You are using an outdated browser.
Please upgrade your browser
and improve your visit to our site.
Skip Navigation

Is Nbc A Lying Liar?!

 NBC is coming under attack for not making it clear that some of the firework displays shown in the Opening Ceremony were special effects and not actually fireworks. The “footprints through history” viewers saw Friday night on television, for example, were not actually exploding over Beijing; they were digital animations created by Chinese technophiles to create an illusion. The “footage” was even made to shake as though the footprints were being filmed from a helicopter. The Chinese distributed the film to media outlets for broadcast and apparently many viewers were fooled. NBC not only did not make it very clear that the home audience was watching a film, the on-air broadcasters didn’t seem to really understand it themselves. Matt Lauer said: "You're looking at a cinematic device employed by Zhang Yimou here. This is actually almost animation. A footstep a second, 29 in all, to signify the 29 Olympiads." [As a reporter on NPR this morning said, “Almost animation? Well, no. That is animation.”] Meanwhile, Bob Costas said: "We said earlier that aspects of this Opening Ceremony are almost like cinema in real time. Well this is quite literally cinematic."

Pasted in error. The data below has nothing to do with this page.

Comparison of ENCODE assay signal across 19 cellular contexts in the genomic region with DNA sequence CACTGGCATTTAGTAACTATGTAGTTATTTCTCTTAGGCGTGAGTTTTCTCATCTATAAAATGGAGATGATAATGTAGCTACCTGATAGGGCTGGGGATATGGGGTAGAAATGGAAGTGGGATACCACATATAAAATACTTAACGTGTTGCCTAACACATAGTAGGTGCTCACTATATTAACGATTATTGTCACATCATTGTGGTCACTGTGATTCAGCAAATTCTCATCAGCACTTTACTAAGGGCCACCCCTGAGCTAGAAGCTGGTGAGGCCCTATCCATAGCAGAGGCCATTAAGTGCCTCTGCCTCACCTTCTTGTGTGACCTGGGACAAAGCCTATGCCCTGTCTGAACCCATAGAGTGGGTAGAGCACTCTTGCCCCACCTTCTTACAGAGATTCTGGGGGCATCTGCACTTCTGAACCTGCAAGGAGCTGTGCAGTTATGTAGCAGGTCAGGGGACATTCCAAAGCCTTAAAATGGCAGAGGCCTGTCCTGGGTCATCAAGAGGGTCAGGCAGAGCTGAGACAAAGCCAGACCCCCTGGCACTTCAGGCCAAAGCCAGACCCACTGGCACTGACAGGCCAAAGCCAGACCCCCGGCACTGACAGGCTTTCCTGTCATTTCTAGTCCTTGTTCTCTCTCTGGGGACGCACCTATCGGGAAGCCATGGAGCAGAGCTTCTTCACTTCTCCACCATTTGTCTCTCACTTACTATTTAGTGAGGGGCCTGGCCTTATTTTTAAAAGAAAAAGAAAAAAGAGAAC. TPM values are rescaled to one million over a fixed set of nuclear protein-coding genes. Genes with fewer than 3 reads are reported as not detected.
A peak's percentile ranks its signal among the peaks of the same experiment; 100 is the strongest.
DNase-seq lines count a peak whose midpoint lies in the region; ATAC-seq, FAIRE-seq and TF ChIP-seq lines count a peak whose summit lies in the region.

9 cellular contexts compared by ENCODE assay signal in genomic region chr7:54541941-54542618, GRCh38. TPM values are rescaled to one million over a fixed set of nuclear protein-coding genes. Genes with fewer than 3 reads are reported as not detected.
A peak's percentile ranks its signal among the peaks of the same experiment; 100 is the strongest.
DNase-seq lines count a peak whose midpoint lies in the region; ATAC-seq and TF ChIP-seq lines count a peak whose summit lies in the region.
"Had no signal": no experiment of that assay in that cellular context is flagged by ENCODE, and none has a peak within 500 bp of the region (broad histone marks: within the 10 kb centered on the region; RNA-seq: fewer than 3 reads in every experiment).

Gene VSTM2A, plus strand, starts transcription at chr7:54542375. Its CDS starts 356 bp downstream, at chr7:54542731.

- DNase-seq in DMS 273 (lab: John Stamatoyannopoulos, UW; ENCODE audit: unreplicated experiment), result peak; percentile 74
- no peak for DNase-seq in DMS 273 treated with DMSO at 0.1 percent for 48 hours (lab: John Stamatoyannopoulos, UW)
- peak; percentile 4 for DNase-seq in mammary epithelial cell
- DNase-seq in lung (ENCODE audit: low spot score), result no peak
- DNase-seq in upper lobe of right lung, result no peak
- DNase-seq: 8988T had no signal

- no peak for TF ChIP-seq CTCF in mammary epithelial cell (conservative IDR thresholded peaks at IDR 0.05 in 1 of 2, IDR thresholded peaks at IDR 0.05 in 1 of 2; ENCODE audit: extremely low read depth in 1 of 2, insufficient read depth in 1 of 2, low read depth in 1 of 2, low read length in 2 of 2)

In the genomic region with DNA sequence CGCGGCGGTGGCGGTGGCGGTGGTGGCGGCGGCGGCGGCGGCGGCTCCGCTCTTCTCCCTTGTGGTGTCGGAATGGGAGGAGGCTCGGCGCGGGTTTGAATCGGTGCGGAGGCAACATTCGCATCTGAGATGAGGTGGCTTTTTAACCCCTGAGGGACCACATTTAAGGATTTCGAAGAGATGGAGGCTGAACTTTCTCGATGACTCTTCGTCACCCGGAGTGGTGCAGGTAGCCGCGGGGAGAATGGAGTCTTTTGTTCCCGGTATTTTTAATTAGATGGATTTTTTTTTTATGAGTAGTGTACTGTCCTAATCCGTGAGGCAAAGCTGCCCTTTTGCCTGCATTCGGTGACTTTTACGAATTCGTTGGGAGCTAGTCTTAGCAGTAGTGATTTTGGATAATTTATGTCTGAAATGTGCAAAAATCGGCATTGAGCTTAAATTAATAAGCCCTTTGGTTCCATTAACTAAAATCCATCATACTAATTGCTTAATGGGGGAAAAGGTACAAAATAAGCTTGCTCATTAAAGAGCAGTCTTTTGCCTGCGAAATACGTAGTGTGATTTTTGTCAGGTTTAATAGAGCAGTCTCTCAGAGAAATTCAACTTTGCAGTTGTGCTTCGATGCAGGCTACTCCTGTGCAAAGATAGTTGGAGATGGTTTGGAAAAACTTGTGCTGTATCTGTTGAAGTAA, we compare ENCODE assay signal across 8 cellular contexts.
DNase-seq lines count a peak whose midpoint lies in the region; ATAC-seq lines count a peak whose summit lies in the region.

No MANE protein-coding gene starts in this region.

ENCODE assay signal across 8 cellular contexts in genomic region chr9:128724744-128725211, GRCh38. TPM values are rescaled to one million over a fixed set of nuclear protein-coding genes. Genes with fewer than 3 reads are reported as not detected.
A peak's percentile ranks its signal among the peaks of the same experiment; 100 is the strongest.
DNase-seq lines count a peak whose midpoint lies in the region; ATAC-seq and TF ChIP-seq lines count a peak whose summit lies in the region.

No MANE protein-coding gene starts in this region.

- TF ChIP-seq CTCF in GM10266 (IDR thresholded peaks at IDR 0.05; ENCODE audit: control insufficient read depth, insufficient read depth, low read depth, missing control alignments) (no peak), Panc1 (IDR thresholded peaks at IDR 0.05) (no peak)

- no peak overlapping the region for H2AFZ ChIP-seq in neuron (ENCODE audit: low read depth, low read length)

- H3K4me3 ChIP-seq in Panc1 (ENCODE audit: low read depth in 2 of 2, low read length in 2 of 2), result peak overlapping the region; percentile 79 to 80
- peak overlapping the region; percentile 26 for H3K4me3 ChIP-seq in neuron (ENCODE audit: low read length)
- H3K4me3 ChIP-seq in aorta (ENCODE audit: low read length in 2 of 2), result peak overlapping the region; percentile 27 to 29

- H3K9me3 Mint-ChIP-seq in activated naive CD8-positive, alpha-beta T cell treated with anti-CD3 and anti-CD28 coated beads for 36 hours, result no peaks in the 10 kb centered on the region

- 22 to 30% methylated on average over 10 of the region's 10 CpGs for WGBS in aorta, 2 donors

I don’t specifically remember these lines from Friday night, but I do remember at some point understanding that these were not really fireworks I was watching. In fact, I feel like the CGI was pretty evident. Nevertheless, NBC obviously could have made it crystal clear and didn’t (though it seems to me that Costas’s “quite literally cinematic” comment speaks for itself). Ultimately though, I don’t think there was any great cabal here, just a lot of—understandably—heightened sensitivity to any kind of obfuscation from NBC or China.

It didn’t help that NBC’s “live” time stamps are tricky to understand given the time difference in China and then again between the U.S. East and West coasts. All in all, however, I find these to be supremely minor blemishes on the Peacock’s otherwise excellent coverage.

--Sacha Zimmerman